Organised by: European Public Health Association (EUPHA) HIA Section, International Association for Impact Assessment (IAIA) Health Section, National Institute of Health Doutor Ricardo Jorge (INSA), NRW Centre for Health (LZG.NRW), Wales Health Impact Assessment Support Unit (WHIASU)/Public Health Wales (PHW), World Health Organization (WHO) Regional Office for Europe.

https://eupha.org/repository/conference/2019/Preconferences/HIA_Pre-conference_Programme_20190913.pdf: … The aims … are to strengthen the knowledge on HIA in Europe, to share experiences in institutionalizing HIA and integrating a broad consideration of health and well-being, the use of HIA in environmental assessments and other impact assessments, as well as sharing the latest research on HIA.


Opening by the organizers team, Chair: Piedad Martin Olmedo, Vice-President EUPHA HIA; Keynote speech: Challenges and perspectives for health impact assessment development in France (Francoise Jabot, Ana Rivadeneyra, France)

Session 1 – Institutionalization of HIA across Europe results, Chair: Odile Mekel, President EUPHA HIA:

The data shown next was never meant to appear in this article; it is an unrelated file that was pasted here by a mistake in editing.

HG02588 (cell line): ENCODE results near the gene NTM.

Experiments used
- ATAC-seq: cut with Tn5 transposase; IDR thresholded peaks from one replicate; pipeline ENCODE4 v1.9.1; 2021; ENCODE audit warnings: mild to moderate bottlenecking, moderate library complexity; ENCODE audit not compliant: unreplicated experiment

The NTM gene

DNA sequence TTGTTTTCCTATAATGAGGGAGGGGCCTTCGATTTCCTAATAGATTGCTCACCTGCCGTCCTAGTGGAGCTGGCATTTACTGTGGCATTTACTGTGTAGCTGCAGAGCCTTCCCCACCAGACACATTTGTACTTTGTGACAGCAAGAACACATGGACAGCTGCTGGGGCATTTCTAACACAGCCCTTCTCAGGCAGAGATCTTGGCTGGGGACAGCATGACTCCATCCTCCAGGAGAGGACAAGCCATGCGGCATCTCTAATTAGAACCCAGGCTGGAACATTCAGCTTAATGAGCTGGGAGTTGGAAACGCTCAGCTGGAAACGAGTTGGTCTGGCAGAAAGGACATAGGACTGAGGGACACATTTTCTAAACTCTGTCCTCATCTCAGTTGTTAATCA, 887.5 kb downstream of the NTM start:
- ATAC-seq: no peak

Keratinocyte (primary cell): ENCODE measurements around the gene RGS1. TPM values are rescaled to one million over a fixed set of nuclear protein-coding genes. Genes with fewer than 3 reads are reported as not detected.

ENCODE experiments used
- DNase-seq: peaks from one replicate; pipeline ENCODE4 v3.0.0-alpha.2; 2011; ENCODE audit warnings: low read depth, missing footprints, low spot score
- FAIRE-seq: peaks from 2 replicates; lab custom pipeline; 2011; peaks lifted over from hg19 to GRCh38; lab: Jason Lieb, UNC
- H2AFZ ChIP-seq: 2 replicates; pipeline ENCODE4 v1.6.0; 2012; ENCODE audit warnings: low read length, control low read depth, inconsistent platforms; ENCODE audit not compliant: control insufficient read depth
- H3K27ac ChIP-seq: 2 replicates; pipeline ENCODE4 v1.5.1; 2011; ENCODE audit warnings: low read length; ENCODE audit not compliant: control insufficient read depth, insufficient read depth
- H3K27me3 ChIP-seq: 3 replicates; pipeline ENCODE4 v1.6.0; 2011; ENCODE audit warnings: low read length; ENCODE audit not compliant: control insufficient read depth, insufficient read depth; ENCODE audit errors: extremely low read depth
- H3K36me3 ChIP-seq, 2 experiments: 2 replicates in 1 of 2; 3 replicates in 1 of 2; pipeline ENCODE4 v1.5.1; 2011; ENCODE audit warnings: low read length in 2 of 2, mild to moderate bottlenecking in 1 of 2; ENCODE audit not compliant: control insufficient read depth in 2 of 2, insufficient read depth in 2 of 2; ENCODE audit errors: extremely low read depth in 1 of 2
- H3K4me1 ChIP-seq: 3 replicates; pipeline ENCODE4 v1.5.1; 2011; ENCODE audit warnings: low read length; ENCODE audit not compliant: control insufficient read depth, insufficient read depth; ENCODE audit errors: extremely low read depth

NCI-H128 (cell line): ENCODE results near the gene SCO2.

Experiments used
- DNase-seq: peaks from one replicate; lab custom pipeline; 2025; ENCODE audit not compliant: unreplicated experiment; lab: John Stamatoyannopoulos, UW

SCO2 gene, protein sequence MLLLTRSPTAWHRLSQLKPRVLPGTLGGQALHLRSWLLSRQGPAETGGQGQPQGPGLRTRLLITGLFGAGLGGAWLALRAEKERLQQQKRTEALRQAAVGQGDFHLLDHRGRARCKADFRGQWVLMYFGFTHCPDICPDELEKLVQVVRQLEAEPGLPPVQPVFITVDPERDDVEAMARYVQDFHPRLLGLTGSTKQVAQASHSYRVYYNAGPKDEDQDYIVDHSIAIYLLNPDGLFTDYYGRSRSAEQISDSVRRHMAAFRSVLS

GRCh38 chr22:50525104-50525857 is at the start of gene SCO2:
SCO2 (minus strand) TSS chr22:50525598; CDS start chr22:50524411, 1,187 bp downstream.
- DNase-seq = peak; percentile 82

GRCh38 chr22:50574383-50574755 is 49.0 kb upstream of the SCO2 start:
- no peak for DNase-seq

• The use of HIA to support the plan for a cleaner air (Mathilde Pascal, France)
  • Institutionalization of HIA: what’s going on in Portugal? (Luciana Costa, Portugal)
  • HIA in context (Rainer Fehr, Germany) [19-10] Abstract – From the abstract: … Viewing HIA as one (important) type among the group of “health assessments” fruitfully inspires HIA, both on conceptual and on practice level, and may help to strengthen HIA significantly. Presentation slides

Session 2 –Using HIA inside and outside the health sector

Session 3 -The role of HIA in achieving Health in All Policies and the SDGs

Session 4 –Integrating HIA in environmental assessments

Open questions and closing comments.

30 Sep 2019, Φ Berlin: Doku der 15. Landesgesundheitskonferenz erschienen

30.9.2019, Berlin: Dokumentation der 15. Landesgesundheitskonferenz erschienen